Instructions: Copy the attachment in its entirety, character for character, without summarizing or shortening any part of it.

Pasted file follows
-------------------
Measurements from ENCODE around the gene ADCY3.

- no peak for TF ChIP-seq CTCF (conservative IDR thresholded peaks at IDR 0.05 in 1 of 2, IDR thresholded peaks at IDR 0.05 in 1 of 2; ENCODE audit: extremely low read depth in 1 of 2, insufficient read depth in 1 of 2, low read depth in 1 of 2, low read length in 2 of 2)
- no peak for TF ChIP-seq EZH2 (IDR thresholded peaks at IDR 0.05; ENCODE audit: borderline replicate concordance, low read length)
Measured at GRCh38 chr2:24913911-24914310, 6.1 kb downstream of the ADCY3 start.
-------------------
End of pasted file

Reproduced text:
Measurements from ENCODE around the gene ADCY3.

- no peak for TF ChIP-seq CTCF (conservative IDR thresholded peaks at IDR 0.05 in 1 of 2, IDR thresholded peaks at IDR 0.05 in 1 of 2; ENCODE audit: extremely low read depth in 1 of 2, insufficient read depth in 1 of 2, low read depth in 1 of 2, low read length in 2 of 2)
- no peak for TF ChIP-seq EZH2 (IDR thresholded peaks at IDR 0.05; ENCODE audit: borderline replicate concordance, low read length)
Measured at GRCh38 chr2:24913911-24914310, 6.1 kb downstream of the ADCY3 start.